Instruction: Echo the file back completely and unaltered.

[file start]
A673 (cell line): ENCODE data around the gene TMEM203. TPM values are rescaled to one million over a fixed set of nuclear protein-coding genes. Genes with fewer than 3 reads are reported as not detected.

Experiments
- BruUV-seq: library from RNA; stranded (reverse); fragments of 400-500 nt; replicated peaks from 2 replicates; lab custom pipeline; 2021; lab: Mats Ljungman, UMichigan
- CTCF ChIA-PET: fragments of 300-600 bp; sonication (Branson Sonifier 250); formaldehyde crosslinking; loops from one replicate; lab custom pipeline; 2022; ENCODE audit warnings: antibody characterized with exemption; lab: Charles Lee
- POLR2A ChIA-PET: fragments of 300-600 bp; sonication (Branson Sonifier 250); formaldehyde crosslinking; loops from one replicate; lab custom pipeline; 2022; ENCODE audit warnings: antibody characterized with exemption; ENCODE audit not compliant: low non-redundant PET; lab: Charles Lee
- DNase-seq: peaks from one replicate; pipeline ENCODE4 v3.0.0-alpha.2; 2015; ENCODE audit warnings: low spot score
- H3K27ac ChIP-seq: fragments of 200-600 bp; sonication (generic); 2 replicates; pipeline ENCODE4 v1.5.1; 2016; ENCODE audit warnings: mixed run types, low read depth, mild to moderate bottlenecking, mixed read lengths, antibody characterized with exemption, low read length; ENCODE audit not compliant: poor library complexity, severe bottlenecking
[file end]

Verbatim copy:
A673 (cell line): ENCODE data around the gene TMEM203. TPM values are rescaled to one million over a fixed set of nuclear protein-coding genes. Genes with fewer than 3 reads are reported as not detected.

Experiments
- BruUV-seq: library from RNA; stranded (reverse); fragments of 400-500 nt; replicated peaks from 2 replicates; lab custom pipeline; 2021; lab: Mats Ljungman, UMichigan
- CTCF ChIA-PET: fragments of 300-600 bp; sonication (Branson Sonifier 250); formaldehyde crosslinking; loops from one replicate; lab custom pipeline; 2022; ENCODE audit warnings: antibody characterized with exemption; lab: Charles Lee
- POLR2A ChIA-PET: fragments of 300-600 bp; sonication (Branson Sonifier 250); formaldehyde crosslinking; loops from one replicate; lab custom pipeline; 2022; ENCODE audit warnings: antibody characterized with exemption; ENCODE audit not compliant: low non-redundant PET; lab: Charles Lee
- DNase-seq: peaks from one replicate; pipeline ENCODE4 v3.0.0-alpha.2; 2015; ENCODE audit warnings: low spot score
- H3K27ac ChIP-seq: fragments of 200-600 bp; sonication (generic); 2 replicates; pipeline ENCODE4 v1.5.1; 2016; ENCODE audit warnings: mixed run types, low read depth, mild to moderate bottlenecking, mixed read lengths, antibody characterized with exemption, low read length; ENCODE audit not compliant: poor library complexity, severe bottlenecking